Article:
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Dead of Summer recap: Barney Rubble Eyes

Alex’s backstory of blackmail and questionable fashion choices is uncovered–along with a skeleton

Posted on

Freeform/Katie Yu

Dead of Summer

TV Show
Current Status:
In Season
run date:
Elizabeth Mitchell, Elizabeth Lail
Drama, Horror, Mystery

Two simple themes dominated Dead of Summer‘s sophomore episode: romance and Russians, proving my just-now-made-up theory that Dead of Summer is actually just R.L. Stine’s version of Anna Karenina.

It’s the day campers arrive at Camp Stillwater, where the ropes course hasn’t yet been set up — but murder, arson, and a ritualistic deer sacrifice have all been checked off the to-do list. No one knows what may befall the unsuspecting attendees shuttling in for the summer — except maybe Deb, whose buried box of antique camp horrors remains as mysterious as which photos of Elizabeth Mitchell will pop up when you do a Google search for “smiling lady with secret.” As the new campers arrive — all of whom look much, much younger than I expected, for some reason — the ghost of the Old-Timey Piano Player looks onward, watching them arrive at his sick nature playground. We now have an “official” name for him: The Tall Man, which is only slightly more helpful than Old-Timey Piano Player. (I mean, honestly, he doesn’t even seem that tall?)

Our main counselor-flashback focus this week is Alex, or Alexei, as he was known back in the old country. We glimpse him as a child, leaving Russia in a hurry after receiving a pocketknife from his scary, milky-eyed grandfather (the pre-Buffy SMG). We learn Alexei was quickly intimidated by society into rejecting his Russian heritage, after seeing what humiliation his father faced as a lowly clerk at a dry cleaner. We see how Alexei — who changed his name to Alex Powell — returned to that same dry cleaner a decade later with a mission to do what his father never did: Take back what’s his. And what’s his is…clothes. Lots and lots of clothes.

Yes, Alex crafts an elaborate decade-in-the-making blackmail scheme against dry-cleaner owner Mr. Delasotta that, ultimately, allows Alex to take free clothes. That’s it. No murder, no family destruction. Just the ability to come and go through this starchy Narnia like every day is fashion week. (To recap the show’s flashback crimes: Amy sort of, accidentally, maybe killed someone, and Alex gets free button-downs.)

The audience now realizes Alex is a man of many missions — when he knows what he wants, he gets it. That’s why he strikes up a bet with dungeon-master-turned-druggie Blotter to see who can claim the heart of their camp crush first. Will Blotter woo Cricket early in the summer, or can Alex beat him to the punch and win Amy’s affections? There’s $50 on the line, along with some very heavy ‘80s-style petting that may or may not be just over-the-pants action anyway.

Enter: Anton. Oh boy, I don’t love Anton. I wish the campers were just slightly older, so I wouldn’t feel as bad judging Anton’s ridiculous antics. But Anton, who speaks limited English and looks a bit like a young Soviet version of Gene Shalit, becomes more of a nuisance to both Alex and audience than any dead ghost has so far.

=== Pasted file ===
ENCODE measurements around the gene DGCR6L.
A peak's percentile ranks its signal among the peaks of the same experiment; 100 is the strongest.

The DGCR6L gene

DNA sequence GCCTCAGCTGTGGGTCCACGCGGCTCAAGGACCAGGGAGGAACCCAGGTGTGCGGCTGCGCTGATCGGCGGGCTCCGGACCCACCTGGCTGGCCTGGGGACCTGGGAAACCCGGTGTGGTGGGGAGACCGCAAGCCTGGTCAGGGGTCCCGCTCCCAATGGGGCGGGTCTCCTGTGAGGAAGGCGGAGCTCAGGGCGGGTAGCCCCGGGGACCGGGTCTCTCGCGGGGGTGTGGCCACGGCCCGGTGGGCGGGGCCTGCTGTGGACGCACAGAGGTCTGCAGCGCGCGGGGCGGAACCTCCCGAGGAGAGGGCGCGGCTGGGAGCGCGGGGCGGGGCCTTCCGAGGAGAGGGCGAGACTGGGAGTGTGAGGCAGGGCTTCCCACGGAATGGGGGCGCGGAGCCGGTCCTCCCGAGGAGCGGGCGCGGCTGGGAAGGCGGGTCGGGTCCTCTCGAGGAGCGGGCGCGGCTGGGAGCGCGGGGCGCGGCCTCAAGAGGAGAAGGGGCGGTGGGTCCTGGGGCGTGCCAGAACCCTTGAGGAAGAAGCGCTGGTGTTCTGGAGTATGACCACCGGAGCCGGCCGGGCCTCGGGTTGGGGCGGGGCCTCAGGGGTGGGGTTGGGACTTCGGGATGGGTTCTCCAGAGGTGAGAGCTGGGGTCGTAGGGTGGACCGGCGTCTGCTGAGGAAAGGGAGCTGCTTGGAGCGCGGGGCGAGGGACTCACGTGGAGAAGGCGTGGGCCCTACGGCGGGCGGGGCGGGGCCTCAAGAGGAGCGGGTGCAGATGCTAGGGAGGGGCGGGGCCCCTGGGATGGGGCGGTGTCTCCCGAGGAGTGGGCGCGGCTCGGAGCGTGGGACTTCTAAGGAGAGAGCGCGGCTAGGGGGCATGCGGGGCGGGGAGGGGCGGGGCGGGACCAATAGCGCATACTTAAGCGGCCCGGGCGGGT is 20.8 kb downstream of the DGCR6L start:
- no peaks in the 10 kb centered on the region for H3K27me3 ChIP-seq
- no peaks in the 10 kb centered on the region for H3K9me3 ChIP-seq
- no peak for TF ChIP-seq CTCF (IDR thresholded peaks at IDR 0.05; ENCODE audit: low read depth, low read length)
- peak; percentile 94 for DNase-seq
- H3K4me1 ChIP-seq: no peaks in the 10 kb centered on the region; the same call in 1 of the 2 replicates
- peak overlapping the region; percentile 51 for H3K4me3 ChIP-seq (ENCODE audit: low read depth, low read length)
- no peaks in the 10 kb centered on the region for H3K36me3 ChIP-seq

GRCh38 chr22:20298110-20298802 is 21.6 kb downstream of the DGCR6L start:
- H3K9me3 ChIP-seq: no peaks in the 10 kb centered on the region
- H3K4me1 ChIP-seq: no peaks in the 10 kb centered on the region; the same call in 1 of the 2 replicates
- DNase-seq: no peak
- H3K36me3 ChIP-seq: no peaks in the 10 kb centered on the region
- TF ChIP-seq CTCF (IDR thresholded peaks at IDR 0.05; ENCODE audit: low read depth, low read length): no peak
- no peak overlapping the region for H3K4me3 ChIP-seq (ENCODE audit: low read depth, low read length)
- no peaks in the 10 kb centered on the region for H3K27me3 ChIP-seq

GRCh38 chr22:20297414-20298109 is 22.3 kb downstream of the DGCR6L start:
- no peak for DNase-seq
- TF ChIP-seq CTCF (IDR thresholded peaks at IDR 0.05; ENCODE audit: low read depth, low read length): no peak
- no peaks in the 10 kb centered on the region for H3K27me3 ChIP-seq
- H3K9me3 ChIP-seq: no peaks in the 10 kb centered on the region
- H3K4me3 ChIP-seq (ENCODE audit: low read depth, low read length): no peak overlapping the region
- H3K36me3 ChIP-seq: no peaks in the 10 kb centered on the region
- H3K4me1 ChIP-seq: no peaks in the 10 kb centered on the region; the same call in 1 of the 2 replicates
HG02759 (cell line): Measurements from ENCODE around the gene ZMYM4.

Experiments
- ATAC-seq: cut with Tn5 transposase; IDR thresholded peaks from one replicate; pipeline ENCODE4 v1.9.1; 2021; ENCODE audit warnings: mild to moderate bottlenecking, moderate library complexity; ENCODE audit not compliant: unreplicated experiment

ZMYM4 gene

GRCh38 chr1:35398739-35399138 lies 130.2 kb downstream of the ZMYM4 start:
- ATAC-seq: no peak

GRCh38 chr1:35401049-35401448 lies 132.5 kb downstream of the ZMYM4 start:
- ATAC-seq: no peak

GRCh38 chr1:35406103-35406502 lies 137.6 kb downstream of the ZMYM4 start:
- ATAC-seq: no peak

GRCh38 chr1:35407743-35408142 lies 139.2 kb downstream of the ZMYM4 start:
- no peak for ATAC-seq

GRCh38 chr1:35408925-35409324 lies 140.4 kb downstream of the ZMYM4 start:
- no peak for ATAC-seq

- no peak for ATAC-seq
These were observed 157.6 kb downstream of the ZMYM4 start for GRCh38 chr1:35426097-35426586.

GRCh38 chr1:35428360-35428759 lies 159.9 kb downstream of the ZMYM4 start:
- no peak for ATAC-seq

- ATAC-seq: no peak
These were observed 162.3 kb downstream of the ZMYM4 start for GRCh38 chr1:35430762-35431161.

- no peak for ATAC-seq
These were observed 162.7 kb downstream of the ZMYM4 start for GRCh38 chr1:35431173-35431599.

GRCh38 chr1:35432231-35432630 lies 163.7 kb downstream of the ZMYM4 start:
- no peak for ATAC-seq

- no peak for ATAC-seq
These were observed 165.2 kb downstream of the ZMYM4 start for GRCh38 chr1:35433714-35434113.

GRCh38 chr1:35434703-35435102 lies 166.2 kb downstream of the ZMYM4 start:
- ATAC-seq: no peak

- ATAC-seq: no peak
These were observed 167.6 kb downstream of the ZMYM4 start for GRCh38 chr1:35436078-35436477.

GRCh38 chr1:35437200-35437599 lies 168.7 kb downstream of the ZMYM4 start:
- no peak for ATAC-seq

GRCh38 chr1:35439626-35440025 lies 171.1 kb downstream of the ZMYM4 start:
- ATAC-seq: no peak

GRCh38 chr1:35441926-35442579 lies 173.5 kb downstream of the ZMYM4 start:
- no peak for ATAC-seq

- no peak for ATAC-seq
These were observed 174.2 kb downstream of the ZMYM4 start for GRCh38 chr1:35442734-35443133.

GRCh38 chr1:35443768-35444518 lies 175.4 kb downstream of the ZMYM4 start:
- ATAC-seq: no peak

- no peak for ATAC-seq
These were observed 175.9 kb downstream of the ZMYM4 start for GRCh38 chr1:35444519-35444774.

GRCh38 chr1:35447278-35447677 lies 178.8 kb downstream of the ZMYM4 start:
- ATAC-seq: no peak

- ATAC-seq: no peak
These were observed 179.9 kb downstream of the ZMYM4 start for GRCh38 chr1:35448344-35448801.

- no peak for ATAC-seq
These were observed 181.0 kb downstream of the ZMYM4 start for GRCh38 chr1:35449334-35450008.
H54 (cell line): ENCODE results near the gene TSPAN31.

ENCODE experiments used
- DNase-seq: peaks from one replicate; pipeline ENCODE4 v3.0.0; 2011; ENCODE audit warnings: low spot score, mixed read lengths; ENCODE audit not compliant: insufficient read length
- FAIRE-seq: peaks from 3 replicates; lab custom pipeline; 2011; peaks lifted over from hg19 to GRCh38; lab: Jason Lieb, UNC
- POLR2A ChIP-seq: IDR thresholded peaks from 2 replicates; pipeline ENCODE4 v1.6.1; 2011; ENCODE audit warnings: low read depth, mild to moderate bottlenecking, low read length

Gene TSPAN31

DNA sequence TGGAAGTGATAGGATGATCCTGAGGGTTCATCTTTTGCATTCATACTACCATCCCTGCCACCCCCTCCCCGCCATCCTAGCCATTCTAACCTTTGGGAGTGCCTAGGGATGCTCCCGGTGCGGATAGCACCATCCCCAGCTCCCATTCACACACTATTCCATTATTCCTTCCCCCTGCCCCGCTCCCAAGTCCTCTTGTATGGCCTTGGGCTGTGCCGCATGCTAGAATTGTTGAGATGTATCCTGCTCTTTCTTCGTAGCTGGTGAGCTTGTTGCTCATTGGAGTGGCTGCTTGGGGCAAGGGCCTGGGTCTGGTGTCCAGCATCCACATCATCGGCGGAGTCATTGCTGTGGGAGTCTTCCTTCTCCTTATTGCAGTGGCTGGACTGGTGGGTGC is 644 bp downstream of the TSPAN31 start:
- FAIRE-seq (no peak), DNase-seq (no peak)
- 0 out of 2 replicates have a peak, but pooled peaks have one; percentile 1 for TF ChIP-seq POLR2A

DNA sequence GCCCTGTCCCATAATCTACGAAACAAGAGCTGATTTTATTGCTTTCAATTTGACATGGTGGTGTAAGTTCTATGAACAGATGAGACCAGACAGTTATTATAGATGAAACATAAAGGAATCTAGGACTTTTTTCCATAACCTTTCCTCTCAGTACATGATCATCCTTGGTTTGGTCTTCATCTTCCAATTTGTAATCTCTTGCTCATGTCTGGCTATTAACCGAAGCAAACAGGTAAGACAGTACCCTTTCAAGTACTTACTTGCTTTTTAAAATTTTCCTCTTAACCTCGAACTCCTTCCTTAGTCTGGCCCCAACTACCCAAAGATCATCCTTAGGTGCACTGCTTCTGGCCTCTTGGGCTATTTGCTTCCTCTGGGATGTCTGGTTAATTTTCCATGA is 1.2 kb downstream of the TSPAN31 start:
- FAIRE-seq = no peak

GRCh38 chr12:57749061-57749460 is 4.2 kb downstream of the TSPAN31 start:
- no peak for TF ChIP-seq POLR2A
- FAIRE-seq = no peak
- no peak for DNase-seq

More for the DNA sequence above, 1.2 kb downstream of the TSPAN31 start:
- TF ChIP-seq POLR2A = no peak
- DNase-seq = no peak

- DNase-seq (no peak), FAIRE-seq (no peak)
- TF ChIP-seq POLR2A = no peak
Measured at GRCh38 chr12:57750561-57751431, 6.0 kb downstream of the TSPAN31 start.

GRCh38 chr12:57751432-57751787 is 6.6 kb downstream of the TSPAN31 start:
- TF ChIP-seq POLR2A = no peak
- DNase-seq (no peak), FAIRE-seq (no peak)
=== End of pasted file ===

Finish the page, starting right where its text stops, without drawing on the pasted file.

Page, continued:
It’s Anton who immediately forces Deb’s watchful eye toward irresponsible Alex and Blotter, after the boy goes missing during lunchtime and continues to wander off at least three more times by the end of the evening. It’s Anton who reminds Alex of his closeted Russian past and who indirectly spurs Alex to commie-bash as a method of impressing Amy, who isn’t interested in his red scare. (Just like Beyoncé says, “Tell him, boy, good night and good luck.”)

Most troublesome is it’s Anton who begins speaking to an imaginary friend whom he calls “The Tall Man.” Alex assumes he’s referring to the drug dealer he spots Blotter buying from in the woods.

It must be the drug dealer, even when Anton is plagued by a fiery nightmare of The Tall Man grabbing his arm and issuing a stern warning: “Find me.” It must be the drug dealer, even when Anton is hypnotically summoned to the camp’s art studio, where he draws a map to a natural rock formation and a crude portrait of the Tall Man and says that delightfully whimsical thing all kids say, “He said I have to find him or someone will die.” It must be the drug dealer, even when Alex, Blotter, Deb, and literally every other series regular find Anton curled up in a fetal position at midnight in said rock formation, whimpering. It must be the drug dealer!

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(Deputy Sykes follows the hunch and arrests the local drug dealer, Damon — a townie and fellow former Stillwater camper. Sykes finds Damon forging a fire (that’s what they call it these days) with his friends not far from where the camp is located. The deputy takes Damon in for questioning; Damon, in turn, tosses his car keys to his gang.)

Despite everything going on with the Haunted Russian Boy whose first day at camp is only the fifth-worst Russian-related thing to happen in the summer of 1989, Alex still manages to find the wherewithal to focus on another insurmountable task: Winning the heart of his demure lady love, Amy. Unfortunately, there are other entities intent on ending the relationship that have little or nothing to do with murderous ghosts (unless you count Jess’s crush-grudge on-against Townie-Amy, which you definitely should).

NEXT: Love and other liquid acids